The case for GPT-3

That is the topic of my latest Bloomberg column, here is one excerpt:

As a very rough description, think of GPT-3 as giving computers a facility with words that they have had with numbers for a long time, and with images since about 2012.

The core of GPT-3, which is a creation of OpenAI, an artificial intelligence company based in San Francisco, is a general language model designed to perform autofill. It is trained on uncategorized internet writings, and basically guesses what text ought to come next from any starting point. That may sound unglamorous, but a language model built for guessing with 175 billion parameters — 10 times more than previous competitors — is surprisingly powerful.

The eventual uses of GPT-3 are hard to predict, but it is easy to see the potential. GPT-3 can converse at a conceptual level, translate language, answer email, perform (some) programming tasks, help with medical diagnoses and, perhaps someday, serve as a therapist. It can write poetry, dialogue and stories with a surprising degree of sophistication, and it is generally good at common sense — a typical failing for many automated response systems. You can even ask it questions about God.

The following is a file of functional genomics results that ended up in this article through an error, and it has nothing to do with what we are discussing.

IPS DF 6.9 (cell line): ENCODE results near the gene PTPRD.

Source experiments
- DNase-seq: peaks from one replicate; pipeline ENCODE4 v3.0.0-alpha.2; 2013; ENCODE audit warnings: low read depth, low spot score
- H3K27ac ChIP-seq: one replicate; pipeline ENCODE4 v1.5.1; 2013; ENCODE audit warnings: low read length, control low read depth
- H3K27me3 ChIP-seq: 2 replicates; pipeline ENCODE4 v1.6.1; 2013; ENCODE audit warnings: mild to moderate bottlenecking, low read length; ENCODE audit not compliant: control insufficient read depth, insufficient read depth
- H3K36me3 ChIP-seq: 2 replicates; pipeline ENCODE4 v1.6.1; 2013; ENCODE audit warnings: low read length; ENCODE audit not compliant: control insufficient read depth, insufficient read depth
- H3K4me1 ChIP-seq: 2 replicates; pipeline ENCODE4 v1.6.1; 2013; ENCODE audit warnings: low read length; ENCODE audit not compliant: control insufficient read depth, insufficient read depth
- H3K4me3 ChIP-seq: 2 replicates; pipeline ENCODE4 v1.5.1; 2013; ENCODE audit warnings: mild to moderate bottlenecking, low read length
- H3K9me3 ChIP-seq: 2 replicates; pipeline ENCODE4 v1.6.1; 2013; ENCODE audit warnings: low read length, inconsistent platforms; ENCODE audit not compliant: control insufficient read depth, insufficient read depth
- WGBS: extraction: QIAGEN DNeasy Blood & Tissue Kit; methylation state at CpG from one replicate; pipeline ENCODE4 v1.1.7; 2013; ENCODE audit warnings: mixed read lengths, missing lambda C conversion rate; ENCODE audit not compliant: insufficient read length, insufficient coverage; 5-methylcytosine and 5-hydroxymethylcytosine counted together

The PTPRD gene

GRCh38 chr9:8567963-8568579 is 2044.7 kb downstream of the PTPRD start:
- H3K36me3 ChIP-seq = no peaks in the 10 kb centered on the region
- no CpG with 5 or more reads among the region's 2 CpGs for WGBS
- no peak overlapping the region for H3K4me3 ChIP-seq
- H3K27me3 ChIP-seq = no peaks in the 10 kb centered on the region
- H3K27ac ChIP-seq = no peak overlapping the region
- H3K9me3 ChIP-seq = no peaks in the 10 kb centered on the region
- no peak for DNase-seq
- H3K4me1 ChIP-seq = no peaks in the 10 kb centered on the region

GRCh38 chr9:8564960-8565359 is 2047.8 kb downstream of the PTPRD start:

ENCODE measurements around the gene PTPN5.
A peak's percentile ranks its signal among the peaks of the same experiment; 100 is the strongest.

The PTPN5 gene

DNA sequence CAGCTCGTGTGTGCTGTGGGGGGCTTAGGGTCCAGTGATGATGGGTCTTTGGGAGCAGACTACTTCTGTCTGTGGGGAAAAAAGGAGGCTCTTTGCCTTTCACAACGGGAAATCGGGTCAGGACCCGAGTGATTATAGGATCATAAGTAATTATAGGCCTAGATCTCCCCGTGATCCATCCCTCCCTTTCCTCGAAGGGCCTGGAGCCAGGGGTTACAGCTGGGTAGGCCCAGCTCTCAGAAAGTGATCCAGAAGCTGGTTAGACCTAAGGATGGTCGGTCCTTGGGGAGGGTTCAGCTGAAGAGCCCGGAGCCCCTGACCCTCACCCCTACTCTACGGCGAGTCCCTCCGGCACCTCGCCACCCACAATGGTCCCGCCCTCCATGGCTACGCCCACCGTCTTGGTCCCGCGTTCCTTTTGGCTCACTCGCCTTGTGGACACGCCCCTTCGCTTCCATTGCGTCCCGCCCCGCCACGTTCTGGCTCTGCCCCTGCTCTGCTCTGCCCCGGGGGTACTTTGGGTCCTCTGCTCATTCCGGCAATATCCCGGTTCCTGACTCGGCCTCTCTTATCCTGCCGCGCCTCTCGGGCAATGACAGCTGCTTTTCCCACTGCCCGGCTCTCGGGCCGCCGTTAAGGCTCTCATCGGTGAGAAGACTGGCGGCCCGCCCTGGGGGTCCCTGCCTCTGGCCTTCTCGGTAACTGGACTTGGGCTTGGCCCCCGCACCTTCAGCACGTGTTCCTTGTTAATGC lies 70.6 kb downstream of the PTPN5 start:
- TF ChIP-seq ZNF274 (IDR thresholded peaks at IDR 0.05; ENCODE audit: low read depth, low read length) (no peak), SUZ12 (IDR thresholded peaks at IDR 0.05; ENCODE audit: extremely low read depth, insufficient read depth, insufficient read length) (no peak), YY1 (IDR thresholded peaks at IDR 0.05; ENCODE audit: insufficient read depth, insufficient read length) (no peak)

Imagine a Siri-like voice-activated assistant that actually did your intended bidding. It also has the potential to outperform Google for many search queries, which could give rise to a highly profitable company.

GPT-3 does not try to pass the Turing test by being indistinguishable from a human in its responses. Rather, it is built for generality and depth, even though that means it will serve up bad answers to many queries, at least in its current state. As a general philosophical principle, it accepts that being weird sometimes is a necessary part of being smart. In any case, like so many other technologies, GPT-3 has the potential to rapidly improve.

There is much more at the link.


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